1. Promoting equity and fairness all along the supply chain. Small-scale food producers play a vital role in community and regional food systems, and their access to and ownership of natural resources, especially land and water, must be protected to a reasonable extent.
  2. Promoting nutrition education and ensuring the production of nutritious foods. The cost of food is not just the price marked on a product. Poor nutrition – undernutrition, micronutrient deficiency, and obesity – leads to life-long impacts, such as stunted physical growth and cognitive and impairments.
  3. Advocating and implementing ambitious climate action. Climate change impacts us all, from the poorest households to the largest company’s supply chain. We praise those in both public and private sectors who have taken action, such as integrating climate risks and adopting low- to zero-emission practices.

These actions brought about by an “economic conversion” is inspired by a spirit of solidarity. The virtue of solidarity propels individuals and communities to go beyond their narrow selfishness or enclave mentality, and to care for their neighbors, their regions, even the world. Solidarity moves us beyond blind self-interest and private advantage; solidarity reminds us that we are social beings. In solidarity, we are joined in a greater body of being and the fruitful sharing of common desires. For rural life, the principle of solidarity motivates us to care for the earth and the greater bio-community in which we ourselves are just a part. Solidarity in this sense means a stewardship of the land as we recognize that creation is a web of life in which we all cling together.

III. Ethical Discourse: Religion in Dialogue with Agricultural Leadership

This reflection is directed to the agricultural leader who, by position or persuasion, influences others to think or behave in a certain way within our modern agri-food system. Although we touched on some types of agricultural practices, we were looking far beyond any technical solution which agricultural science or knowledge could offer to solve the serious problems of food production in a finite world. The offering of religion is to hold a moral compass for humanity and sound a continual call to charity. Our natural lives are nourished by our daily bread, but to live fully we are called to “to live in harmony, to make sacrifices and to treat others well”? (LS §200)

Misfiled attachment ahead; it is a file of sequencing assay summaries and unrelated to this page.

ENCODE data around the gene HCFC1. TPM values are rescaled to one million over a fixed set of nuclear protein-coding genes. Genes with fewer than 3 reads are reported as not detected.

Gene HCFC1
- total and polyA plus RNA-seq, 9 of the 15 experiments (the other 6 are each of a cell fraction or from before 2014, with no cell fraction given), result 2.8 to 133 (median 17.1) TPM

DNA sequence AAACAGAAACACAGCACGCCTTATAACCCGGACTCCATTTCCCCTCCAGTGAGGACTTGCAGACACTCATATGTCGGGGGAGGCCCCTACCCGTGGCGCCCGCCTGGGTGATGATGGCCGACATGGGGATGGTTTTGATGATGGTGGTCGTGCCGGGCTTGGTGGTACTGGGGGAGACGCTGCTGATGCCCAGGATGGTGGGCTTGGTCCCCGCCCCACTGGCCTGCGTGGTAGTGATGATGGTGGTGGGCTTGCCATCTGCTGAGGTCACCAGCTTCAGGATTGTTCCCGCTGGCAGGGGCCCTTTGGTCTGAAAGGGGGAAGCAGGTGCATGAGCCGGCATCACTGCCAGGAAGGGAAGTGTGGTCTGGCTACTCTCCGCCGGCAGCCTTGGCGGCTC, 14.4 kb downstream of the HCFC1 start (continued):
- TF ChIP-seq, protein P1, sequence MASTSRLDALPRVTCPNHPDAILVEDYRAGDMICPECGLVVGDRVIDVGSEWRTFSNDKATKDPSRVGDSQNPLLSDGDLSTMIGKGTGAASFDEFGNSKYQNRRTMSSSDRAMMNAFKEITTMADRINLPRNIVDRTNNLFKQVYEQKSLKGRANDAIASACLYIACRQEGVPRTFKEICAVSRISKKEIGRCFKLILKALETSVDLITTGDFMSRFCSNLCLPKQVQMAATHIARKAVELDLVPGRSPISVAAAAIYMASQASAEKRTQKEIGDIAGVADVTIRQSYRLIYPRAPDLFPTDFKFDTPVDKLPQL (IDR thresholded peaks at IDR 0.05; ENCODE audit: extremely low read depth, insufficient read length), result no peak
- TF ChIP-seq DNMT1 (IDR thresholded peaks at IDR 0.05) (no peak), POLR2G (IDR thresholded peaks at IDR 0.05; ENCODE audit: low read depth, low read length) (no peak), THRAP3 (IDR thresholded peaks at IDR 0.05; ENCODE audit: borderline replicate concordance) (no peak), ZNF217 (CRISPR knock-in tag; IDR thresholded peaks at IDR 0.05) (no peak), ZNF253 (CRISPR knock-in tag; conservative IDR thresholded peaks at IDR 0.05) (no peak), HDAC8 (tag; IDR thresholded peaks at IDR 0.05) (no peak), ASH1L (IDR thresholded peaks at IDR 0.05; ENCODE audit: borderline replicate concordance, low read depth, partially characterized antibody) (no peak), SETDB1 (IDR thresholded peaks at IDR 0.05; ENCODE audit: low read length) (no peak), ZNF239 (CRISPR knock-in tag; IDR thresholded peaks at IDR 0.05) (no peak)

You, agricultural leaders, can show the way to this fuller life by imagining a future of “right relationships” in our social, economic and ecological interactions. For those who believe in the Way and the Truth, you no doubt feel challenged to live in a way consonant with your faith, especially when economic and structural forces press you to contradict your religious beliefs. When you incorporate spirituality into your leadership, there is the hope you will cause others to seek their true selves and foster a greater sense of meaning and significance in “tilling and keeping” the earth.

So we ask agricultural leaders to stay in dialogue with the Church and with their religion. Your endeavors to apply spiritual values and principles into your work demonstrates a genuine concern for the farmer as more than replaceable labor, the human family as more than consumers and the Earth as more than exploitable resources. Spiritual leadership assists others in finding meaning in their work by addressing fundamental questions: What are our human values and ethical principles? What is our greater purpose? Is our work worthy?

Integrity, adherence to the truth, humility: these are spiritual ideals that also have a profound effect on leadership success. It follows that spiritual practices can heighten leadership effectiveness: Showing respect for others; demonstrating fair treatment; listening responsively; recognizing the contributions of others; expressing authentic care and concern.

We can take heart in the fact that the majority of people around the world profess to be believers. This should encourage the agricultural leader who might also believe that the world’s religions can continue in dialogue with the agricultural world for the sake defending the poor, building solid networks of respect and fraternity, and protecting nature. “The gravity of the ecological crisis demands that we all look to the common good, embarking on a path of dialogue which demands patience, self-discipline and generosity” (LS §201).